Russia: It might sound dodgy now, but it sounds great when you’re dead . . .
The tens of thousands of migrant workers toiling at the Olympic venues and other sites have less to celebrate, according to a 67-page report published today by Human Rights Watch. It documents multiple cases of workplace abuse and exploitation: non-payment of promised wages, 12-hour shifts with few or no days off, confiscation of travel and identity documents, and breach or withholding of employment contracts.
Other controversies surrounding the Sochi games include cases of forced eviction from future Olympic sites with little or no compensation for those moved. The World Wildlife Fund has expressed concern about construction in protected natural habitats, suggesting that the “losses to the environment are already significant.”
A report by the opposition activists Boris Nemtsov and Vladimir Milov in 2009 found that a big road project linking Sochi with surrounding areas cost an average of 4.8 billion rubles, or $160m, per km; world practice suggests that road construction, even in the mountains, should not cost more than $70m, they say.
Our Man In The Paddy Wagon: Political Arrests in Moscow
OVD-Info Annual Report 2012
The report covers arrests in Moscow and several nearby cities between 4 December 2011, and 31 December 2012. It presents information on 5169 politically motivated arrests during 228 events, including 1312 arrests in December 2011, and 3857 in 2012.
All events monitored by OVD-Info were entirely peaceful, except for the (authorised) March of the Millions on 6 May 2012 (which ended in violent clashes with the police).
1079 people were detained at 20 events were authorised by local government. During 208 events that were either not authorised, or required no clearance, 4090 people were detained. The picket is the most common type of street activity; during 65 pickets we have registered 682 arrests. Rallies produced the greatest numbers of detainees. At 23 rallies, 1983 people were detained. The most frequent protest topic was solidarity with political prisoners (49 events resulting in 305 arrests). The most arrests were associated with general protest themes. During 44 events with anti-Putin slogans 1773 persons were detained. During 35 events against election fraud, the number of arrestees was 1750.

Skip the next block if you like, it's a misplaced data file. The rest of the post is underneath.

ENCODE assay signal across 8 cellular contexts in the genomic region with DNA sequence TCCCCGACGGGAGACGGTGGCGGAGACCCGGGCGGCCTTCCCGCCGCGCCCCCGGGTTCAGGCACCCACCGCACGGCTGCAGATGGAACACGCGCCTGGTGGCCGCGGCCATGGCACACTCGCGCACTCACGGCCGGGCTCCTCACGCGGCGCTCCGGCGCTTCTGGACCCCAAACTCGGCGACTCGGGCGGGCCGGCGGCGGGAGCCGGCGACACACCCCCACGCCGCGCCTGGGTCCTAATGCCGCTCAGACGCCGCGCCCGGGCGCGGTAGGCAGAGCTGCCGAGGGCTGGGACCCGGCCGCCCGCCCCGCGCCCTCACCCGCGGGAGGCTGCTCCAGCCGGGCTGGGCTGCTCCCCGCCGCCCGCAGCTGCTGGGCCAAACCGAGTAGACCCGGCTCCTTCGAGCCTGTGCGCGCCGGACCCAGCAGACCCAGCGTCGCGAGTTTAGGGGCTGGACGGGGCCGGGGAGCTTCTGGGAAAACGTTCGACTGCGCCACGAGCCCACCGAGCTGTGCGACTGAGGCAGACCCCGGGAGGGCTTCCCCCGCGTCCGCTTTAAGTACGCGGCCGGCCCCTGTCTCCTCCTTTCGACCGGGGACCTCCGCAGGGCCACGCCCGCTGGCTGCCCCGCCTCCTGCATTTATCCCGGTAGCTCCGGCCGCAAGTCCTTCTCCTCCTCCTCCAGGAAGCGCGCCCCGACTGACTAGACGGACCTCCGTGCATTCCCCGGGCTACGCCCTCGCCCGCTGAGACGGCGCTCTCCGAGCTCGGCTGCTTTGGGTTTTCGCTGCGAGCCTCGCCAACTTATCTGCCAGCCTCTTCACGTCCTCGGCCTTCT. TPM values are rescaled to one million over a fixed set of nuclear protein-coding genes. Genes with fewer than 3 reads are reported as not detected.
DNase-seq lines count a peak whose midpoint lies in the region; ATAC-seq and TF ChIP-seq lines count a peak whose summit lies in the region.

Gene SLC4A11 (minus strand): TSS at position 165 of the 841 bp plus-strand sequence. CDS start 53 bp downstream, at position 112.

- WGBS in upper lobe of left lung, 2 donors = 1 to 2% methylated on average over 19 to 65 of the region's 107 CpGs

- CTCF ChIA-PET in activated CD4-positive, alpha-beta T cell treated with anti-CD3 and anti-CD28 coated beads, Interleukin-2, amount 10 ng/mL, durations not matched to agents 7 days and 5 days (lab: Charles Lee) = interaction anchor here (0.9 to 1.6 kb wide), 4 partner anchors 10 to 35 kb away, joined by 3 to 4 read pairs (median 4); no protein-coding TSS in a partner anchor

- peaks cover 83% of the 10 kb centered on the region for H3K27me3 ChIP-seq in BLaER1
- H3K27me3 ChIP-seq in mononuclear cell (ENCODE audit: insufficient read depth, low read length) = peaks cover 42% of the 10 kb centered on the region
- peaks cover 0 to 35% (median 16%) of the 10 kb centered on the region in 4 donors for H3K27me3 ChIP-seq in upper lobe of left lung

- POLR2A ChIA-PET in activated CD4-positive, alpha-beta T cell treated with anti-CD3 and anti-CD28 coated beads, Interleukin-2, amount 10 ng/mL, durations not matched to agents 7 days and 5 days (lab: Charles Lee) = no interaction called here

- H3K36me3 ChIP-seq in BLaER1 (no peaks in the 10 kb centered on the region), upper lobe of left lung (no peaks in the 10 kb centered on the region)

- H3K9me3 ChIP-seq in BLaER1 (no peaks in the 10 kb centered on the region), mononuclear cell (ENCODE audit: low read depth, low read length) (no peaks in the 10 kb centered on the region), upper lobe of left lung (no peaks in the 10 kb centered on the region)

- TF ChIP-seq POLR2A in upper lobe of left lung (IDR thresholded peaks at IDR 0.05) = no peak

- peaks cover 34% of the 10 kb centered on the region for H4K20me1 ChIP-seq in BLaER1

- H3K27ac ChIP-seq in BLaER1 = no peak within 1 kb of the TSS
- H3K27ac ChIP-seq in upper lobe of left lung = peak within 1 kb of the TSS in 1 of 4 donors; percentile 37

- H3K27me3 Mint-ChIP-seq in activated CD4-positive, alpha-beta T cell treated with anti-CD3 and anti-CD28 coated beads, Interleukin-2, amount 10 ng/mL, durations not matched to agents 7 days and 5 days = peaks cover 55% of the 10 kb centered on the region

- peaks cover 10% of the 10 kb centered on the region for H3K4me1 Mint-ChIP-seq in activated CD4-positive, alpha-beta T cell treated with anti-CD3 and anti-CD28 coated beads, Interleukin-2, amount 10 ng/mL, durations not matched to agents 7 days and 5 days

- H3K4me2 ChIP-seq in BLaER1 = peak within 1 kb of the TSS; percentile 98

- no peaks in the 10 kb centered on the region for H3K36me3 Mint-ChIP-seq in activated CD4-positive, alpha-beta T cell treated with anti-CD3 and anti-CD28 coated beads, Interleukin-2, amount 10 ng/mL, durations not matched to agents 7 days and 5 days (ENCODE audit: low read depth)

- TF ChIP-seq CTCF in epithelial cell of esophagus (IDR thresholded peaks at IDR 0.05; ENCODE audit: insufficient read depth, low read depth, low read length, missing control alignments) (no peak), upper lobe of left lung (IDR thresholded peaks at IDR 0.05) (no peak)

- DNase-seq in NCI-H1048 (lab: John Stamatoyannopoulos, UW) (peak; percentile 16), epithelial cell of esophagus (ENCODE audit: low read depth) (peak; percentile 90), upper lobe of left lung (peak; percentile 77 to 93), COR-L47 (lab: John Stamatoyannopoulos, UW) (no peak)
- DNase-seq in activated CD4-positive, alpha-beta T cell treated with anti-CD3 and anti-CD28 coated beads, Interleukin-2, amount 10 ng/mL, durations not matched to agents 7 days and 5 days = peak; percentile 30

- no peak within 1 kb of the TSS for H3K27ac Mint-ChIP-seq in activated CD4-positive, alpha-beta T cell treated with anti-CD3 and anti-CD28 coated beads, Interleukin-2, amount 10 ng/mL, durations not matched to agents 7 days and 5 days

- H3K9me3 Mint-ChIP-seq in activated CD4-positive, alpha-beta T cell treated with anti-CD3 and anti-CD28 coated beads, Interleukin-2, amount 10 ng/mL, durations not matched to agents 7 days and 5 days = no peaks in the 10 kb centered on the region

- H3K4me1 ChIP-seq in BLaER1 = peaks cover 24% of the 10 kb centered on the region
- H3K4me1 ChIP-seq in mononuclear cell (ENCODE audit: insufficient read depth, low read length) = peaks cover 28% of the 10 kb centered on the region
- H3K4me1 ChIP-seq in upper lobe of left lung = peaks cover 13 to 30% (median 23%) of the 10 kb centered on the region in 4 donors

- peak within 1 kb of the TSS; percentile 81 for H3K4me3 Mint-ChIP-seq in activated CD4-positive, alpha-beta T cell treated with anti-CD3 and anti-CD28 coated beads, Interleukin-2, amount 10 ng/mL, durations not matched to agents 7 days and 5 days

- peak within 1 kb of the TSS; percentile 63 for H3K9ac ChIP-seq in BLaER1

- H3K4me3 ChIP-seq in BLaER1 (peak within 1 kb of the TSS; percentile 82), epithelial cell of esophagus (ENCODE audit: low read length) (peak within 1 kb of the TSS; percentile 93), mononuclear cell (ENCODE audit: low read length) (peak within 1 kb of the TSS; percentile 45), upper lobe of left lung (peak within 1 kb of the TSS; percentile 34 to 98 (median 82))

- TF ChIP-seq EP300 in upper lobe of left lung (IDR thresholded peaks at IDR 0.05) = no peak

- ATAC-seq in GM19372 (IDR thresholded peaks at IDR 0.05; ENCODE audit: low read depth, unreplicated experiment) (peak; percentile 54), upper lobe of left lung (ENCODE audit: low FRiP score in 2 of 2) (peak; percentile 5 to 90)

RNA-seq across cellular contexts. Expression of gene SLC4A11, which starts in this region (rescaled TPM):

According to OVD-Info’s data, the driving force behind protest is citizens and civic activists rather than particular organisations. Spontaneous events, as well as events organized by various groups of activists, form the majority of events registered by OVD-Info both in terms of their number and the number of arrestees: 137 events (60% of the total) either lack organizers, or are organized by independent activist groups; such events resulted in 2300 of detentions, or 44%.
Based on witness testimony by arrestees, we draw the following conclusions on rights violations during arrest.
- Most arrests take place without prior warning from authorities that the detainee is in violation of the law;
- Arresting officers fail to identify themselves or name the reason for arrest;
- The police widely practice unreasonable and unpunished violence during detention and subsequently in police precincts;
- Journalists present at the scene on assignment are frequently detained;
- Authorities at police stations routinely violate both the detainees’ procedural rights, as well as substantive rights, such as the right to an attorney and to timely medical care.
Using concrete examples we show how opposition rallies are forcibly dispersed (5 March 2012, and 6 May 2012).
Russian police detain over 270 in security sweep
ST PETERSBURG, Russia (Reuters) – Russian police have detained 271 people, most of them from the North Caucasus and central Asia, in an investigation into involvement in “terrorist activities”, authorities in St Petersburg said on Saturday.
Russia is concerned that Islamist militants could become a greater threat outside the heavily Muslim North Caucasus region, plagued by an insurgency rooted in two post-Soviet separatist wars in the republic of Chechnya.
In a statement, the regional investigative committee in St Petersburg said that most detainees were from the North Caucasus and the former Soviet republics of Uzbekistan, Tajikistan and Azerbaijan. An Egyptian and an Afghan were also detained.
The committee said they were detained “in order to check if they had legal grounds for being in St Petersburg and their possible involvement in terrorist activities.”
They were detained during an overnight raid on St Petersburg’s oldest market.
Authorities said security forces had been searching for extremist literature, weapons, drugs and documents related to a recently-launched criminal case in connection with “public justification of terrorism and incitement of hatred”.
The authorities did not say whether any of those detained were suspected of involvement in plotting or carrying out attacks.
Many market traders in Russian cities are from the North Caucasus or central Asia.
Local media said police had initially detained 700 people.